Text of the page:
Dakota Access Pipeline to Stay Open

Federal Court Rules Corps Violated Law on Pipeline Easement

Todd Neeley
By  Todd Neeley , DTN Staff Reporter
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The Dakota Access pipeline remains operational after a federal judge ordered the U.S. Army Corps of Engineers to conduct a review. (Photo by Tony Webster, CC BY-SA 2.0)

OMAHA (DTN) -- The Dakota Access pipeline will remain operational, though a federal court this week ruled the U.S. Army Corps of Engineers violated the law by conducting work without an easement.

The U.S. Court of Appeals for the District of Columbia Circuit ruled, however, the pipeline could continue operating while the Corps of Engineers completes an environmental impact statement on the project. The court ruled the Corps had violated the National Environmental Policy Act.

The Dakota Access pipeline was constructed underneath Lake Oahe, which was created when the Corps of Engineers flooded thousands of acres of Sioux lands in the Dakotas by constructing the Oahe Dam on the Missouri River.

The lake provides several successor tribes of the Great Sioux Nation with water for drinking, industry, and sacred cultural practices. According to the Mineral Leasing Act, the pipeline could not traverse the federally owned land at the Oahe crossing site without an easement from the Corps.

However, the court stopped short of ordering the closure of the pipeline.

"Dakota Access believes that the district court's assessment of a shutdown's economic impacts was far too rosy and that the court 'ignored' a shutdown's environmental consequences," the court said.

"But the court considered all important aspects of the issue and reasonably concluded that the harms were less severe than the Corps and Dakota Access suggested. In any event, Dakota Access' assessment of vacatur's consequences is undercut significantly by the fact that we agree that the district court's shutdown order cannot stand."

In December, 14 states alleged in a brief the closing of the pipeline could hurt agricultural economies in the Midwest because of expected cost increases to ship grain.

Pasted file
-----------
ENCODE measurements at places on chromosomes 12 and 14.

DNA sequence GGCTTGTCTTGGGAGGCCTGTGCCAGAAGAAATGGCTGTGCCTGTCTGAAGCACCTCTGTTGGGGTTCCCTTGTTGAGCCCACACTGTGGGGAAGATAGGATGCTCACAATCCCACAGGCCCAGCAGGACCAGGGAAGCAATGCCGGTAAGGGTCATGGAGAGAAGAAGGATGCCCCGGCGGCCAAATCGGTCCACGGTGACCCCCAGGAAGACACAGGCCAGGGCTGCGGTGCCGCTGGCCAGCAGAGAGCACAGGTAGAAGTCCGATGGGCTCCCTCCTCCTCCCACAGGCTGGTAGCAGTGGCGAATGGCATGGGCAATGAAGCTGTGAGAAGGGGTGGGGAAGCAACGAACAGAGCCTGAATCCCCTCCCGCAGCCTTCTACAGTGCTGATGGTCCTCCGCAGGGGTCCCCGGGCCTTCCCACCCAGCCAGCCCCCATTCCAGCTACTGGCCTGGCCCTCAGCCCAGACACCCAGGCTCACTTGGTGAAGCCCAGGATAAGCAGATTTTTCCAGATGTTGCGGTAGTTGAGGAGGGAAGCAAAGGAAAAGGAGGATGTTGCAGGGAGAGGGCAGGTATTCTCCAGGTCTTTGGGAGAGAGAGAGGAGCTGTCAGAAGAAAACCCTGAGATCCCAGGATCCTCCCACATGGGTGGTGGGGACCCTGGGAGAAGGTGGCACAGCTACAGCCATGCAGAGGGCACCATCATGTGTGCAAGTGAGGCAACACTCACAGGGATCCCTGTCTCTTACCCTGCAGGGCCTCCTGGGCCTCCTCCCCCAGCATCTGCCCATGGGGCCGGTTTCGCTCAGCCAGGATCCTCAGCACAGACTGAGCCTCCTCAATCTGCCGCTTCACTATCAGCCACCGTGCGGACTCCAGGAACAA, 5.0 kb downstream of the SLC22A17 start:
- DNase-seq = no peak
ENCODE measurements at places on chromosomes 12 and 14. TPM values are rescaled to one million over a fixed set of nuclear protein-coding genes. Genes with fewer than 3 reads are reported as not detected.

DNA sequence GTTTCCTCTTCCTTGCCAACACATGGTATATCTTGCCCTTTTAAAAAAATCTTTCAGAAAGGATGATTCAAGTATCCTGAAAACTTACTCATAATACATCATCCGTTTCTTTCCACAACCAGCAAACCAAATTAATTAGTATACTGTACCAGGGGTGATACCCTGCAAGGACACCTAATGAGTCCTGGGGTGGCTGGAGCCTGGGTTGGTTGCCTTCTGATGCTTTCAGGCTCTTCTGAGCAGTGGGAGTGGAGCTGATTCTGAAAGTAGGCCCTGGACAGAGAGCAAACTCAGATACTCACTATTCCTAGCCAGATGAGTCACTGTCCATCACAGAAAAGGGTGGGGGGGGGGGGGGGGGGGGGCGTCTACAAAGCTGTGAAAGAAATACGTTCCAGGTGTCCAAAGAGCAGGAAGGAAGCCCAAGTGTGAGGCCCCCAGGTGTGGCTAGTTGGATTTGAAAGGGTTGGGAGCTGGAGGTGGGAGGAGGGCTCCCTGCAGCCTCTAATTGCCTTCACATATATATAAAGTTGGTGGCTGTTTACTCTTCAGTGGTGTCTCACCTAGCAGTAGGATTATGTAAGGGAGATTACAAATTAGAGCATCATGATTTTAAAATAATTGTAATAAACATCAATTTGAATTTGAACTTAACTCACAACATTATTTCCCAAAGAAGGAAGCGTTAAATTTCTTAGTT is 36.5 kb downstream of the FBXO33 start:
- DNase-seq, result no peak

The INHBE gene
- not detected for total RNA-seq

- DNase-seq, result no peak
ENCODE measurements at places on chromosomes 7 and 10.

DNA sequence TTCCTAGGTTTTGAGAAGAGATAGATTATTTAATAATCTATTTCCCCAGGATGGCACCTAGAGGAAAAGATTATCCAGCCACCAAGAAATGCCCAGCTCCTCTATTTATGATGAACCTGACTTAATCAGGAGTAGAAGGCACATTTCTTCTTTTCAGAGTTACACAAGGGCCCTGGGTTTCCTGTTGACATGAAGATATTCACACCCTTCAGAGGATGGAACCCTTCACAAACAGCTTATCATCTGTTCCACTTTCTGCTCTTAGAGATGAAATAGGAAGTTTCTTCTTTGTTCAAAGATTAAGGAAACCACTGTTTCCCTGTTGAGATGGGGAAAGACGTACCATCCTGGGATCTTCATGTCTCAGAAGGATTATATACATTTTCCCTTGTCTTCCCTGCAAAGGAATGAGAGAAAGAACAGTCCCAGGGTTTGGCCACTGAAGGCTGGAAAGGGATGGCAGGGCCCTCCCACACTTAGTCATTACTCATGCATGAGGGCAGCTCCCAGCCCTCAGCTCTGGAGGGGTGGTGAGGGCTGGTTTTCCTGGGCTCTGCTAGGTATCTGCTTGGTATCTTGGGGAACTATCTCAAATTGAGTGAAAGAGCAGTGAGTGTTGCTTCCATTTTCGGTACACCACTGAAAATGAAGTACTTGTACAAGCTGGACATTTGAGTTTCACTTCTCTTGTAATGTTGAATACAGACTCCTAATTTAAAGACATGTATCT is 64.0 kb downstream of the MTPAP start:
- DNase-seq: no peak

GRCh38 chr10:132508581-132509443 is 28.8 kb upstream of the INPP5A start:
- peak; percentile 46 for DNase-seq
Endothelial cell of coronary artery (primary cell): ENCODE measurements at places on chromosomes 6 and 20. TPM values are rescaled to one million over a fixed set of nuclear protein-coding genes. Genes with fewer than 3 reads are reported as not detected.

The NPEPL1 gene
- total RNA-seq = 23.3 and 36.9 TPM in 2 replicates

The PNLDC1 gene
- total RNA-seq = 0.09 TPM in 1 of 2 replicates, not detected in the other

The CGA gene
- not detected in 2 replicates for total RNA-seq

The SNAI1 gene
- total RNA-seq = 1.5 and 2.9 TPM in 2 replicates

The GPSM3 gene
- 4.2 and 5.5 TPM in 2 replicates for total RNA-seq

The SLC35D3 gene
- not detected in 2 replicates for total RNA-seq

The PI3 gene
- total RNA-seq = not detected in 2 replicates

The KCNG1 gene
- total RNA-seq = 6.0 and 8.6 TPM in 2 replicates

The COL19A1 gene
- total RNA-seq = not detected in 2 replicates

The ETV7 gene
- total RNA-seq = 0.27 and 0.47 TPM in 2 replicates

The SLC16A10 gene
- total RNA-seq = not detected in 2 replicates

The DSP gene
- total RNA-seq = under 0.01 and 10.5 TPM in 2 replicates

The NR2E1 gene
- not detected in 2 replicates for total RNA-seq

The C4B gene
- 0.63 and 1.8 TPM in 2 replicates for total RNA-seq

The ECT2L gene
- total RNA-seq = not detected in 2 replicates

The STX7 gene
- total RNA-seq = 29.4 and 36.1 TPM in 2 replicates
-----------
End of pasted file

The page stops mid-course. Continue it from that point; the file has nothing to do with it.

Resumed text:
In an amicus brief filed with the court, the states of Indiana, Montana, Iowa, Kansas, Kentucky, Louisiana, Missouri, Nebraska, Ohio, South Carolina, South Dakota, Utah, West Virginia and Wyoming sided with agriculture interests, the pipeline company and the Corps of Engineers.

If agriculture has to compete for railway and truck service, the brief said, agriculture will face "intractable railroad congestion, rotting grain, higher food prices and, ultimately, a potential for food shortages."

Also filing separate amicus briefs were the North Dakota Water Users Association, Western Dakota Energy Association, the state of North Dakota, North Dakota Farm Bureau, North Dakota Grain Dealers Association, North Dakota Grain Growers Association, South Dakota Grain Growers Association, South Dakota Farm Bureau Federation, South Dakota Grain and Feed Association and the South Dakota Soybean Association.

A district court last summer ordered the pipeline closed as a result of permitting issues with the construction of the line dating back to 2017. On July 14, 2020, the appeals court ruled the line could remain open pending an appeal.

Agriculture groups have told the court a permanent shutdown of the pipeline would have devastating consequences for farmers.

The groups are concerned closing the pipeline could drastically increase the costs of transporting commodities. According to the groups, railroads transport 72% to 82% of North Dakota's crop output.

From April 2016 to February 2017, Native American and other groups protested the construction of the pipeline running from the Bakken oil fields in western North Dakota and crossing the Missouri and Mississippi rivers to southern Illinois.

Part of the pipeline runs near the Standing Rock Indian Reservation. Protests centered on concerns about the pipeline's effect on water supplies used for irrigation, drinking water and threats to ancient burial grounds.

The appeals court ruled the Corps violated environmental law in 2017 when it allowed the pipeline owner, Energy Transfer, to build beneath South Dakota Lake Oahe.

Todd Neeley can be reached at todd.neeley@dtn.com

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Todd Neeley